Volume 3

  • No. 12 December 2018

    Hidden in sunlight

    As Middle Eastern governments procure utility-scale solar power from developers at record low prices, speculation persists about the role of hidden subsidies in attracting these bids. Apostoleris et al. analyse contracts from 2010 onwards to highlight the role of latent subsidies such as easy financing terms and cheap or free land. However, they also show that the low costs can be replicated outside the Middle East as hardware continues to get cheaper.

    See Apostoleris et al.

  • No. 11 November 2018

    Putting the bio in fuels

    Cellulose-based biofuels could reduce CO2 emissions while not relying on edible feedstocks, but production of transportation fuel from cellulose with high biofuel content is technically challenging. Deneyer et al. now demonstrate a method that integrates cellulose-based biofuels synthesis with existing petrochemical refinery processes to produce gasoline with 10% bio-derived carbon content.

    See Deneyer et al. and News and Views by Barta

  • No. 10 October 2018

    Testing bed for testing beds

    In-stream turbines could be an important source of clean energy, but they must be designed so as not to disrupt the sediment bed or alter the river flow. Musa et al. build a scaled test model of 12 turbines in a simulated riverbed (shown here) and monitor the bed’s response and sediment transport under flood conditions, seeking to predict the impact of such turbines in real-world applications.

    See Musa et al.

  • No. 9 September 2018

    Conscious de-coupling

    Cooling in thermal power production has always been a water-intensive process, leading to a coupling between electricity production growth and water withdrawal. Research now shows that, through active policy measures including deployment of more efficient plants, China may have managed to grow thermal electricity production while decreasing freshwater withdrawal for cooling overall.

    See Zhang et al.

  • No. 8 August 2018

    Looking into the lattice

    Lithium-rich layered oxides are promising candidate materials for future batteries, but their voltages decay during electrochemical cycling and thus their energies drop. Singer et al. discover links between the voltage decay and lattice dislocations in these oxides (visualized here), allowing them to design an annealing method to re-order the lattice structure and to recover the decayed voltage.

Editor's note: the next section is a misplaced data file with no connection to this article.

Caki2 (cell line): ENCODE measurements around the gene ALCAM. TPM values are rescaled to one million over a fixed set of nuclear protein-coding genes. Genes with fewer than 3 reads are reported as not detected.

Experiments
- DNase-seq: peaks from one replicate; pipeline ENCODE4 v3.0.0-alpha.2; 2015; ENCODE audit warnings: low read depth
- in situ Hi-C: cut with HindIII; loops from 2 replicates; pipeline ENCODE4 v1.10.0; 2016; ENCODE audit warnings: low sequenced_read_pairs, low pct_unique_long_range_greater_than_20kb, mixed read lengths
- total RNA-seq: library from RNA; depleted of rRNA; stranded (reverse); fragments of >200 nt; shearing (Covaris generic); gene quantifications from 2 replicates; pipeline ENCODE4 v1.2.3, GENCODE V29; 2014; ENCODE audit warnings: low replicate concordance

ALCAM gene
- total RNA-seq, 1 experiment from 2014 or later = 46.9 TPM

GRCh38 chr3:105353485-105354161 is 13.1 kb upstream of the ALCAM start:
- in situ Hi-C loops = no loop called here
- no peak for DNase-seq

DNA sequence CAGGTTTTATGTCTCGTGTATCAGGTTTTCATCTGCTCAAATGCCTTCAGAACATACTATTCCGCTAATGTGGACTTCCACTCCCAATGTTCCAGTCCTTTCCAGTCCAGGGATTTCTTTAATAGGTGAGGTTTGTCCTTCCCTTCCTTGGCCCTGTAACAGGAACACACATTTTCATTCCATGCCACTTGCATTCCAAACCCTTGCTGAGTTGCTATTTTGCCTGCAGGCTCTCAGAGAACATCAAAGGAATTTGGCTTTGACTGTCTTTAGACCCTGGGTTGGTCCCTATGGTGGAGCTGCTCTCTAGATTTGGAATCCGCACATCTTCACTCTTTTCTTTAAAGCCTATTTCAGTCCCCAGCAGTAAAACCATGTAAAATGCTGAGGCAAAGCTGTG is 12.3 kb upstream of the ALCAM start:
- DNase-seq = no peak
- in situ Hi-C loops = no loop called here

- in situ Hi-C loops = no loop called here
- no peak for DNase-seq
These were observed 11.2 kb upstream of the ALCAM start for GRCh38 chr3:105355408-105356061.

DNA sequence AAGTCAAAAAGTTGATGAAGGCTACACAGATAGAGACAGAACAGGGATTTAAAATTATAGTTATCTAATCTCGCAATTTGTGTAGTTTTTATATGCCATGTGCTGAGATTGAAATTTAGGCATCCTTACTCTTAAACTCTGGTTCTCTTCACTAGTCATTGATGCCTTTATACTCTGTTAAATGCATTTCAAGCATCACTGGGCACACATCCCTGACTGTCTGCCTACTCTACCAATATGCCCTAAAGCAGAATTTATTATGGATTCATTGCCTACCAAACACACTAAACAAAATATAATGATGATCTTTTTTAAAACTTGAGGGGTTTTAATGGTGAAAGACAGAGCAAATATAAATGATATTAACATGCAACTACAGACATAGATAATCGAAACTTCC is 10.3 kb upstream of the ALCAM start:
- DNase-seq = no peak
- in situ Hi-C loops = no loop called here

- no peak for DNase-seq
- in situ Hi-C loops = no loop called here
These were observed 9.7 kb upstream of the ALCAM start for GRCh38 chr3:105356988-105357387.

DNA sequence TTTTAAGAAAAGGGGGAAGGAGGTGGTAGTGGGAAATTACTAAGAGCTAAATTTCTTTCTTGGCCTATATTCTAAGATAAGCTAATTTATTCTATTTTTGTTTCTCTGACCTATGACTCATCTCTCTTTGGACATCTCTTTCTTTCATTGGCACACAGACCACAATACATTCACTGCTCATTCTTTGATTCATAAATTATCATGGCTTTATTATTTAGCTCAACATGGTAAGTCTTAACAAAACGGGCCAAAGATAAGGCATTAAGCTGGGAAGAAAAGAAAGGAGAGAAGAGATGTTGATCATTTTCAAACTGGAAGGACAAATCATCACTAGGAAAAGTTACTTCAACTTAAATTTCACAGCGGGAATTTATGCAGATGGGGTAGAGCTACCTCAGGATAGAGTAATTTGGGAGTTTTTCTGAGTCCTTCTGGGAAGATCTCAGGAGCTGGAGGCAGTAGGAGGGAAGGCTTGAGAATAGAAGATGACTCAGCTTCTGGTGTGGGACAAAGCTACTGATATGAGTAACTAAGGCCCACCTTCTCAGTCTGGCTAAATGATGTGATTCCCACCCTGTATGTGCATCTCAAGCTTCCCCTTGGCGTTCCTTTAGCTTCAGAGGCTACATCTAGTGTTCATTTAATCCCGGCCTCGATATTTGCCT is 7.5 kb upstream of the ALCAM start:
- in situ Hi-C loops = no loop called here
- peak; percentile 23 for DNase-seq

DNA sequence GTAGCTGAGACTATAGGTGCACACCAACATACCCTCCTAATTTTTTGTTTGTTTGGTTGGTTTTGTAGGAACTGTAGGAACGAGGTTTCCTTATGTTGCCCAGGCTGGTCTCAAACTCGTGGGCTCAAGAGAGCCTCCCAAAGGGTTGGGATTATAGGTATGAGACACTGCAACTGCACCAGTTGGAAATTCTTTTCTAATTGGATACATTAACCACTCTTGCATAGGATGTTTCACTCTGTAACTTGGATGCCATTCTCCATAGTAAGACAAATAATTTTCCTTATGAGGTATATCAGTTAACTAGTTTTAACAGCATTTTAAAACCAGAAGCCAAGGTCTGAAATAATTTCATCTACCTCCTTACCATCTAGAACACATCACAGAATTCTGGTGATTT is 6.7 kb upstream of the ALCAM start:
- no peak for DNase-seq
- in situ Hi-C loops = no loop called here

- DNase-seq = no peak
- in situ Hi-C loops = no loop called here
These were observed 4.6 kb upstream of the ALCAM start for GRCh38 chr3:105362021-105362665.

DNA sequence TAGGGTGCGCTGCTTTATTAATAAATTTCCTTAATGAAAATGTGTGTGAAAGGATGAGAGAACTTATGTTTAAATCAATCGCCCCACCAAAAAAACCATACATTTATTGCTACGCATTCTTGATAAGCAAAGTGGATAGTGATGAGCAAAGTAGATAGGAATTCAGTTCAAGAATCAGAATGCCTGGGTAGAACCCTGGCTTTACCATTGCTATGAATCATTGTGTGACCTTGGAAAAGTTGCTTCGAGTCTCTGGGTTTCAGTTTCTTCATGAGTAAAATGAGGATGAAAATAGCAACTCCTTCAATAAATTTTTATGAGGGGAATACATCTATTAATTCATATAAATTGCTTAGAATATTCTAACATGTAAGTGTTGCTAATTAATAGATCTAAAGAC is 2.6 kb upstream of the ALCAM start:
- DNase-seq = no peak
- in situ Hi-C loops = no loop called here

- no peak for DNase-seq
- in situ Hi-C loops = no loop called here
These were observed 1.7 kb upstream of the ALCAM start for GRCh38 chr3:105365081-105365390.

See Singer et al.

  • No. 7 July 2018

    Revealing choices

    Consumer choice for particular fuels is hard to discern because prices are rarely, if ever, equal and fuels are not substitutable. Using data from Sweden, where policies have mandated the availability of ethanol at all filling stations, Cristian Huse shows that given the choice consumers may prefer gasoline over greener ethanol, potentially even when the fuels are at price parity.

    See Huse

  • No. 6 June 2018

    Photovoltaics blends in

    Large-scale deployment of photovoltaics has overcome expectations in recent decades, calling for further technological innovations and opening new opportunities for integration, such as solar roof tiles (pictured here). In this Focus, we explore two trends in photovoltaic deployment and delve into current challenges in bringing new technologies from the laboratory to the real world.

    See Ballif et al.

  • No. 5 May 2018

    Switch and save

    Great Britain’s carbon emissions fell by 6% between 2015 and 2016, thanks to the displacement of coal power generation by natural gas. Wilson and Staffell analyse the policy and market conditions that allowed Great Britain to undertake a rapid switch between fuels, and consider whether other nations might be able to follow suit.

    See Wilson and Staffell

  • No. 4 April 2018

    Advancing automobile batteries

    The lithium-ion battery is currently the mainstream energy solution for electrified vehicles, but it faces huge challenges to meet ever-increasing industrial requirements and customer expectations. In this Insight, we highlight developments in the state-of-the-art of automotive batteries and explore challenges and realistic solutions in moving the technologies forward.

  • No. 3 March 2018

    The many sources of crude

    More effective climate policy could be developed if we can understand the difference in well-to-refinery emissions and net energy between different types of crude oil. Masnadi et al. compile the well-to-refinery emissions and net energy profile of China’s varied crude supply and find high heterogeneity in carbon emissions, stressing the utility of replacing high-emission, low net-energy supplies towards achieving climate targets.

    See Masnadi et al. and Höök.

  • No. 2 February 2018

    Patterns in the line

    The operating frequencies of electric power grids fluctuate in response to demand and supply in the system. Effective control of the grid requires in-depth understanding of such fluctuations. To that end, Schäfer et al. examine data from real power grids in North America, Japan and Europe and characterise their fluctuations, finding deviations from Gaussianity and contributions due to energy trading.

    See Schäfer et al.

  • No. 1 January 2018

    Dousing the flame

    Lithium-ion batteries have become ubiquitous in many applications but still exhibit safety issues. A salient example is potential overheating, which can lead to fires, especially for organic electrolytes (as pictured). To counter this, Wang et al. develop an organic electrolyte with flame-retardant properties that still exhibits comparable performance to flammable alternatives.

    See Wang et al.